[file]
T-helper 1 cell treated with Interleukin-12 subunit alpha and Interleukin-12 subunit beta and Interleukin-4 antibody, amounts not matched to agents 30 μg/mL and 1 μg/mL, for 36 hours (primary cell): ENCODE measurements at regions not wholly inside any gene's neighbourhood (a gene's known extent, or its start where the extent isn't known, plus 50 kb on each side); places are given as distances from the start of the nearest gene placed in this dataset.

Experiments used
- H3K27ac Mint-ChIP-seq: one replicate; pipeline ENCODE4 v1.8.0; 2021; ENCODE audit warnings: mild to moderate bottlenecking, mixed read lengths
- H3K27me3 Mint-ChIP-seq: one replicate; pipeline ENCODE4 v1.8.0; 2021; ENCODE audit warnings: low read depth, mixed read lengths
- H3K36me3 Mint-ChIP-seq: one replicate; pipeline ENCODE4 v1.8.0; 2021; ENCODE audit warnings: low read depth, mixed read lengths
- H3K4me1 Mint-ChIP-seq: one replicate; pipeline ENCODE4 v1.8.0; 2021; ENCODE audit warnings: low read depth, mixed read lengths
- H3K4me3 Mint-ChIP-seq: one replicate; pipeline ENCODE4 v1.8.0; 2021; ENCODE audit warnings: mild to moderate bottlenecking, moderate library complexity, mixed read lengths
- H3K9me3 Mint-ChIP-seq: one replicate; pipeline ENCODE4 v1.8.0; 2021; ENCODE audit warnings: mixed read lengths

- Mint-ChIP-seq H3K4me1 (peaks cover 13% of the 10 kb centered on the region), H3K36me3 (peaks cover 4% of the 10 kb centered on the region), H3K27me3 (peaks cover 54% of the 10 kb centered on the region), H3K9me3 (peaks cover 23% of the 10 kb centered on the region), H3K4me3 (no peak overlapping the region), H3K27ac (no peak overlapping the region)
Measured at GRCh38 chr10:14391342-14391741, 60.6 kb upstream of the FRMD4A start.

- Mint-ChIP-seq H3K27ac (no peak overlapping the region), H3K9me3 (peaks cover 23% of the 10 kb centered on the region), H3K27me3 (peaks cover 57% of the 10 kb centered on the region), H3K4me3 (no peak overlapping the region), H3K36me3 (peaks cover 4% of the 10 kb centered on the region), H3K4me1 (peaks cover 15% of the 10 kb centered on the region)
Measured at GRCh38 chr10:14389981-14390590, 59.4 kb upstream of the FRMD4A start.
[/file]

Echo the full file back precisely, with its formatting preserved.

T-helper 1 cell treated with Interleukin-12 subunit alpha and Interleukin-12 subunit beta and Interleukin-4 antibody, amounts not matched to agents 30 μg/mL and 1 μg/mL, for 36 hours (primary cell): ENCODE measurements at regions not wholly inside any gene's neighbourhood (a gene's known extent, or its start where the extent isn't known, plus 50 kb on each side); places are given as distances from the start of the nearest gene placed in this dataset.

Experiments used
- H3K27ac Mint-ChIP-seq: one replicate; pipeline ENCODE4 v1.8.0; 2021; ENCODE audit warnings: mild to moderate bottlenecking, mixed read lengths
- H3K27me3 Mint-ChIP-seq: one replicate; pipeline ENCODE4 v1.8.0; 2021; ENCODE audit warnings: low read depth, mixed read lengths
- H3K36me3 Mint-ChIP-seq: one replicate; pipeline ENCODE4 v1.8.0; 2021; ENCODE audit warnings: low read depth, mixed read lengths
- H3K4me1 Mint-ChIP-seq: one replicate; pipeline ENCODE4 v1.8.0; 2021; ENCODE audit warnings: low read depth, mixed read lengths
- H3K4me3 Mint-ChIP-seq: one replicate; pipeline ENCODE4 v1.8.0; 2021; ENCODE audit warnings: mild to moderate bottlenecking, moderate library complexity, mixed read lengths
- H3K9me3 Mint-ChIP-seq: one replicate; pipeline ENCODE4 v1.8.0; 2021; ENCODE audit warnings: mixed read lengths

- Mint-ChIP-seq H3K4me1 (peaks cover 13% of the 10 kb centered on the region), H3K36me3 (peaks cover 4% of the 10 kb centered on the region), H3K27me3 (peaks cover 54% of the 10 kb centered on the region), H3K9me3 (peaks cover 23% of the 10 kb centered on the region), H3K4me3 (no peak overlapping the region), H3K27ac (no peak overlapping the region)
Measured at GRCh38 chr10:14391342-14391741, 60.6 kb upstream of the FRMD4A start.

- Mint-ChIP-seq H3K27ac (no peak overlapping the region), H3K9me3 (peaks cover 23% of the 10 kb centered on the region), H3K27me3 (peaks cover 57% of the 10 kb centered on the region), H3K4me3 (no peak overlapping the region), H3K36me3 (peaks cover 4% of the 10 kb centered on the region), H3K4me1 (peaks cover 15% of the 10 kb centered on the region)
Measured at GRCh38 chr10:14389981-14390590, 59.4 kb upstream of the FRMD4A start.